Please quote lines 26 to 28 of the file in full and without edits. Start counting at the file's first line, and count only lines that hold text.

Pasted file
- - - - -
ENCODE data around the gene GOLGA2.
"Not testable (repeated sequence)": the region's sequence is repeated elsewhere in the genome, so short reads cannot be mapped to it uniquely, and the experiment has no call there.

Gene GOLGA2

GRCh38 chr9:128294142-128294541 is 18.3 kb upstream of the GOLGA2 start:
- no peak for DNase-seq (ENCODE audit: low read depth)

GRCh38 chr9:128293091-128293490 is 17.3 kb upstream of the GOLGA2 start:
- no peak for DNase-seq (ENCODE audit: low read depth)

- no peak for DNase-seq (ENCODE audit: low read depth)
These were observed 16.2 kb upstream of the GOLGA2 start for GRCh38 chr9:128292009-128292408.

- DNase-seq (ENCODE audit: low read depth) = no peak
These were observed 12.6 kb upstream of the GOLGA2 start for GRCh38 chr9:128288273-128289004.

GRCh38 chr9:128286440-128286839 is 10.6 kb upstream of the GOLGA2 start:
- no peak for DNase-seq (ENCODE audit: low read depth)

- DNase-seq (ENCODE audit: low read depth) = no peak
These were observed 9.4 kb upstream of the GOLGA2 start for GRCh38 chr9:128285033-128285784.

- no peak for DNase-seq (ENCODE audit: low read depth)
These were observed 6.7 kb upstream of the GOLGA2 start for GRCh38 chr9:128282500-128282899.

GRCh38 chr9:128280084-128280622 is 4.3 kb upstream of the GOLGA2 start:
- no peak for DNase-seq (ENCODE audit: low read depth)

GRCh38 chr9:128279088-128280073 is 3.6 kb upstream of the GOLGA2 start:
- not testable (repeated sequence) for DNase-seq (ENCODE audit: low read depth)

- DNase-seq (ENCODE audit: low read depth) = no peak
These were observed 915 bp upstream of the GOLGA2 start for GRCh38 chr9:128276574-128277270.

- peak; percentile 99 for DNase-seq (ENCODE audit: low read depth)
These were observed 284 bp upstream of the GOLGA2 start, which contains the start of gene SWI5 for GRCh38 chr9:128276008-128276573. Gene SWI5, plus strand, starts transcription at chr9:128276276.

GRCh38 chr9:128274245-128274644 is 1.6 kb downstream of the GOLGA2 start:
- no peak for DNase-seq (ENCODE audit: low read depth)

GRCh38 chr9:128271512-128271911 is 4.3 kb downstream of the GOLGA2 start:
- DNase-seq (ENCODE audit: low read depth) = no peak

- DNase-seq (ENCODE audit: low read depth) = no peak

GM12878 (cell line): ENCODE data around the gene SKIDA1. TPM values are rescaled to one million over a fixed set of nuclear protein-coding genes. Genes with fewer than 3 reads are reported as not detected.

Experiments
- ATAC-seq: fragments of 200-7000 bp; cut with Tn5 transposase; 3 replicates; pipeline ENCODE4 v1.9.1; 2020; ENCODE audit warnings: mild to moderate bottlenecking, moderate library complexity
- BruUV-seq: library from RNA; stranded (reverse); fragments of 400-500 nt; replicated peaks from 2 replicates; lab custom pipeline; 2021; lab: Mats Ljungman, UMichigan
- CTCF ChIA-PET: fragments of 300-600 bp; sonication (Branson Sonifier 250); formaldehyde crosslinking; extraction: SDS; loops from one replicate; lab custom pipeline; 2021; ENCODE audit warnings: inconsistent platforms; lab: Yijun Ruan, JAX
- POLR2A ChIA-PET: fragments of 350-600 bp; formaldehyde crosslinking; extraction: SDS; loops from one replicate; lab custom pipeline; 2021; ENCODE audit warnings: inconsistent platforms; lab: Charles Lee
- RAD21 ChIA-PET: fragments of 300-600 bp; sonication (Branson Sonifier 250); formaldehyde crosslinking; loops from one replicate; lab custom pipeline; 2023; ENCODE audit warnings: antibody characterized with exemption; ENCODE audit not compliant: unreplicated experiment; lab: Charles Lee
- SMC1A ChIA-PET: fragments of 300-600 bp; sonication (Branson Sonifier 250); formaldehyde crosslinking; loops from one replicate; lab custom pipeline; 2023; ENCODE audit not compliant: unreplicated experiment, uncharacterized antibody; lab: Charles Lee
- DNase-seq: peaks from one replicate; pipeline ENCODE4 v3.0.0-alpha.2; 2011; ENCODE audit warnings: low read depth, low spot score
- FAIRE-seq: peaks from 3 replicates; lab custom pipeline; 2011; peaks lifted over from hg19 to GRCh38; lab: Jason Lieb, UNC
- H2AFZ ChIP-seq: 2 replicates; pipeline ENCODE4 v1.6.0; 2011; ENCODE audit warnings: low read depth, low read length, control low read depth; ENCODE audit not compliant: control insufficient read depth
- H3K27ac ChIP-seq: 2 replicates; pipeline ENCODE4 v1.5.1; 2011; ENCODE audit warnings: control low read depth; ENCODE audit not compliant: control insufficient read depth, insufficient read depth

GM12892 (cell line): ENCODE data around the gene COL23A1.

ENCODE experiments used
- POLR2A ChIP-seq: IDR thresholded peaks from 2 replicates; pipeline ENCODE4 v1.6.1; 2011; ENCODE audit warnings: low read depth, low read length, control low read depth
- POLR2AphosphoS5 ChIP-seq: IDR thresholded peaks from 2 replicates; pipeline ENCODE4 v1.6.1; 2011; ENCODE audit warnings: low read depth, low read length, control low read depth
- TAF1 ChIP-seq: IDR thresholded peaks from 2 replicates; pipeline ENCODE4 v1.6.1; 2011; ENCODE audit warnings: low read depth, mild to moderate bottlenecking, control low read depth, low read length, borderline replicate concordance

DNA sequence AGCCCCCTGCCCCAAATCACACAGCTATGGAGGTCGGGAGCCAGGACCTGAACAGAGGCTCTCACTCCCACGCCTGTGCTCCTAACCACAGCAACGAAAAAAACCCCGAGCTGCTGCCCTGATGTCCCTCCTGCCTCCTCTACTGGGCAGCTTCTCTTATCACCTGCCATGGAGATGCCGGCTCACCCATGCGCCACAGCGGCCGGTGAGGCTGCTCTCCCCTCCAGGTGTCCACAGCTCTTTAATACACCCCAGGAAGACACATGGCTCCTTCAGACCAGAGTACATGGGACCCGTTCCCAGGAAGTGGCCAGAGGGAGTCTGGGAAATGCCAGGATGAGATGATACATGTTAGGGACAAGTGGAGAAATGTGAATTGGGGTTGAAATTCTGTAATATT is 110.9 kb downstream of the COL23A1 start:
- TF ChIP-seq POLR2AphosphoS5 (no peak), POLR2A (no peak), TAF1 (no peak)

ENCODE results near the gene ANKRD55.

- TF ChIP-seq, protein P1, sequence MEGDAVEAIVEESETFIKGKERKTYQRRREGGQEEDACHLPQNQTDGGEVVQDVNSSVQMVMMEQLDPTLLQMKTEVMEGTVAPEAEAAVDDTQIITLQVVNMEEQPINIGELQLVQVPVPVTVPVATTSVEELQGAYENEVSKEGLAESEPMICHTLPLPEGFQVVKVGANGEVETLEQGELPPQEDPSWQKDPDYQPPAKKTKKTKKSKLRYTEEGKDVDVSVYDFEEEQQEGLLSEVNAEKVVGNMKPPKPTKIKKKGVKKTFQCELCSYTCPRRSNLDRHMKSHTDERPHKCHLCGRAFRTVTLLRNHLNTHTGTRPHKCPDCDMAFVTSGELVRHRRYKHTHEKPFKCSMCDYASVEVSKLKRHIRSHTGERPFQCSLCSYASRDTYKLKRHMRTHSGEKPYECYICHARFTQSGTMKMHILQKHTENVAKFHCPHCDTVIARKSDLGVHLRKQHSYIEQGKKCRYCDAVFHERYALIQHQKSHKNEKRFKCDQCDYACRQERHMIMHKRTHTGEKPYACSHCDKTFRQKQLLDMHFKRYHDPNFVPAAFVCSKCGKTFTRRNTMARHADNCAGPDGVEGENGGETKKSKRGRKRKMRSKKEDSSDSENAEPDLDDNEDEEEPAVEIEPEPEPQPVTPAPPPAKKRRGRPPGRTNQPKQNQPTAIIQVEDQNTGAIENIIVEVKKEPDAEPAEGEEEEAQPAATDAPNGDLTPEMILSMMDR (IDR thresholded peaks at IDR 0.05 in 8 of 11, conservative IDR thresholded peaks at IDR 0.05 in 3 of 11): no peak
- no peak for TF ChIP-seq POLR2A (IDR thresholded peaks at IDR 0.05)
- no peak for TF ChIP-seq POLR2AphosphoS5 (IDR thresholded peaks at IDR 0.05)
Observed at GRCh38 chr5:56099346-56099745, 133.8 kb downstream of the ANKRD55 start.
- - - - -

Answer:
GRCh38 chr9:128274245-128274644 is 1.6 kb downstream of the GOLGA2 start:
- no peak for DNase-seq (ENCODE audit: low read depth)

GRCh38 chr9:128271512-128271911 is 4.3 kb downstream of the GOLGA2 start: